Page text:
The Reboot Rebuttal: Marc Webb’s pleasantly pointless The Amazing Spider-man (2012) – cinema review
A film of lovely textures but a hollow, pointless core. Incremental advances over Raimi’s vision – especially note-perfect Garfield – can’t possibly justify this reboot.
The Amazing Spider-man
(Marc Webb, 2012)
I’m nearly in revolt over having to write this review. Nearly ten ago, I made a pact with myself that I would review every film I saw, gradually amassing both experience and a portfolio. The reward would be, occasionally, I’d get to rewatch something I’d seen before and not have to go through the rigmarole of sitting down at a computer afterwards to jot down what I thought of it. And then along comes The Amazing Spider-man. I ‘did’ Spider-man in 2003, and yet here I am having to do the bloody thing again.
Well, it’s a different film, isn’t it? Or is it? I’m still confused. The Amazing Spider-man represents modern movies in all of their weirdness. At times, the film resembles an expensive, subversive art project of the kind Hollywood hasn’t attempted since Gus Van Sant’s Psycho, highlighting what casting brings to a project, wryly satirising the production line nature of a commercial medium. At other times, it seems crass and cynical, a literal application of the cookie-cutter thinking behind so many execs’ thought processes. It’s bold and ambitious in many ways, pointless in others.
The film gets so much right. Andrew Garfield is a delight, an actor at once gawky and watchful who looks like a test-tube teenager but has a genuine knack for nuance. Unafraid to be petulant and brattish, Garfield’s heart-on-sleeve sincerity motors some surprisingly tough and hard-fought character growth. Garfield’s Peter Parker has to learn responsibility (unlike decent-from-the-start Tobey Maguire, who now looks like a square in comparison), but he never becomes dour. There’s enough glint in Garfield’s eyes to register the profound discovery that being a child-saving good guy is as much fun as getting revenge on the class bully.
Add Garfield’s charisma to Stone’s irrepressible cheekiness, and here’s a superhero film you want to cuddle. The choice of (500) Days Of Summer director Marc Webb pays off here, in a film that’s genuinely romantic – not in a touchy-feely, chick-lit, Twilight-y way, but in the old-fashioned Byronic sense of being receptive to emotion. There’s the nagging doubt that the producers probably wanted a touch-feely, chick-lit, Twilight-y take on things, but Webb’s got too much good taste to play to the gallery. When Garfield takes off his mask, he looks noble: a modern-day knight in Spandex armour.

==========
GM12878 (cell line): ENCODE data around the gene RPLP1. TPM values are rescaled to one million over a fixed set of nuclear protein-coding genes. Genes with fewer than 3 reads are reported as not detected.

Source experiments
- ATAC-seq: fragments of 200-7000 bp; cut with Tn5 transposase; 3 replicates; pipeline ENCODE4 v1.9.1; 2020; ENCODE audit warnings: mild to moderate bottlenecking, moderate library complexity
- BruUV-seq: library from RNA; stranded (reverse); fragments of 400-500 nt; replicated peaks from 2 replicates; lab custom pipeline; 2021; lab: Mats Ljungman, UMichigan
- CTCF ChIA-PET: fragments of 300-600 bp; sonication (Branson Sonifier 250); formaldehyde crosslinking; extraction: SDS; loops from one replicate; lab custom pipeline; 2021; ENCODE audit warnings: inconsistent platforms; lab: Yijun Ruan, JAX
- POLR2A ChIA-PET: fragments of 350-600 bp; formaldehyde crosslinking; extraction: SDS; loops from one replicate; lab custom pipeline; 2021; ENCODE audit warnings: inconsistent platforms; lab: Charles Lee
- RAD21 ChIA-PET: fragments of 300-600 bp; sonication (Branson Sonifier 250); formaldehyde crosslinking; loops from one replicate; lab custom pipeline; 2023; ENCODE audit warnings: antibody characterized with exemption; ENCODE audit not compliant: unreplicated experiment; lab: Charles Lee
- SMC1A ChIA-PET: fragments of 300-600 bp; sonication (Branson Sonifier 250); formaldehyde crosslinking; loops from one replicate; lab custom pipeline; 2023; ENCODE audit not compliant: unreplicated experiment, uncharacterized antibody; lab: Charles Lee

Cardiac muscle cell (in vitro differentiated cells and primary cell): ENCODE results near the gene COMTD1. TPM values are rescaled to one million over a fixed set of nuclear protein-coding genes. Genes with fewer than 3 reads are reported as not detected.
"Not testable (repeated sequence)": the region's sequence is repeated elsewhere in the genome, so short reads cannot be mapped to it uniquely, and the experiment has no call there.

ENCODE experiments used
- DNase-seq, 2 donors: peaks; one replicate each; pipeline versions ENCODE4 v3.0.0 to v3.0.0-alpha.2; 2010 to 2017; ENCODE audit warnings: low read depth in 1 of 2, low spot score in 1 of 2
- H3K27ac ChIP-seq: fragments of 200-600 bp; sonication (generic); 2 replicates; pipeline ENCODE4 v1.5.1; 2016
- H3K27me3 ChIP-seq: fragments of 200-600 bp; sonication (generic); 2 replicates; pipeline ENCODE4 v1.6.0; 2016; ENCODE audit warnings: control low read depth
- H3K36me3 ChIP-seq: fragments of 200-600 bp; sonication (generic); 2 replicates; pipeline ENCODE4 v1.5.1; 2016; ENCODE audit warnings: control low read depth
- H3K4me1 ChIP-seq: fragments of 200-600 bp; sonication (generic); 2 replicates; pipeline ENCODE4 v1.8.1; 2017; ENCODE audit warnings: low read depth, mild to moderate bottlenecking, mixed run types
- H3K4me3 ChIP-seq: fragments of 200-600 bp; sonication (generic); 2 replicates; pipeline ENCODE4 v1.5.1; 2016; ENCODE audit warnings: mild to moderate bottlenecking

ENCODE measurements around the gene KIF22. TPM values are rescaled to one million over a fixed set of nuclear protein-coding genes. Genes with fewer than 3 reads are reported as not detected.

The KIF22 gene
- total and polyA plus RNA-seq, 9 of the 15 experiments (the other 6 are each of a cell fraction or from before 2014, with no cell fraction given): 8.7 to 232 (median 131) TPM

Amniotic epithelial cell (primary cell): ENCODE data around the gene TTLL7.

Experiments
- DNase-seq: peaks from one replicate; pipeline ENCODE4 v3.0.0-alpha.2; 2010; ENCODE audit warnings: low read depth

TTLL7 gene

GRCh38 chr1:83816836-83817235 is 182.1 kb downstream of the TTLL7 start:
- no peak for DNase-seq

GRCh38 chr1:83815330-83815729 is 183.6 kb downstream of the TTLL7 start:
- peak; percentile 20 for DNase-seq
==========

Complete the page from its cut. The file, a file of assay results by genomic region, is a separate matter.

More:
And yet, and yet… the film is too delicate and shoe-gazing to even contemplate narrative revolution. Webb scrawls his poetry in the margins, but the bindings are too tight to replace: the bite; the demise of Uncle Ben (doomed, like the mythical Prometheus, to endless death by plot expediency); the costume; the villainous Doppelganger to fight. The screenplay makes sensible adjustments to the pacing, with a backstory that gives Peter some emotional investment in his transformation rather than just a random thing that happens to him. Similarly, there’s a decent rationale and symmetry to the villain’s simultaneous origins, giving Garfield’s rivalry with Rhys Ifans (enjoyable) an edge lacking from so many CGI bust-ups.
The problem is the writers like tying everything together so much they use Gwen Stacey as a web-slinger – she’s Curt Connor’s intern! She’s the policeman’s daughter! – until the narrative ties itself in knots. Just like Avengers Assemble, there’s no sense of a wider world here. You’re either super or you know someone who’s super, especially when C. Thomas Howell, the one recognisable face amongst the civilians Spidey saves, suddenly re-appears later on to effect the stupidest set-piece in years. This film really misses the Daily Bugle (and especially J. Jonah Jameson) to act as a handbrake and a bullshit detector on the superhero movie’s propensity for looking inwards.
And looking inwards is the problem here. In the old days, recasting a major part – from James Bond to Doctor Who – was an opportunity to strike out and shake things up. Imagine Garfield in Spider-man 4; he’d be a breath of fresh air, a complement to Maguire rather than a veiled criticism. In contrast, rebooting is an unpleasant prospect, the same Orwellian rewriting that has blighted Star Wars and turned Blade Runner into a multi-tentacled monster of a movie. For all its lovely textures and flourishes, it’s hard to warm to a movie that feels like a pod person.
It also has the weird effect of casting doubts on Sam Raimi’s achievements – maybe the 2002 vintage wasn’t that good, after all – without comprehensively bettering it. Maybe, in another ten years time, a director will devise a screen equivalent of the cross-genetic splicing techniques seen in this film, taking strands of Raimi and slivers of Webb to create the ultimate Spider-man movie. And then I suppose I’ll have to review the fucking thing.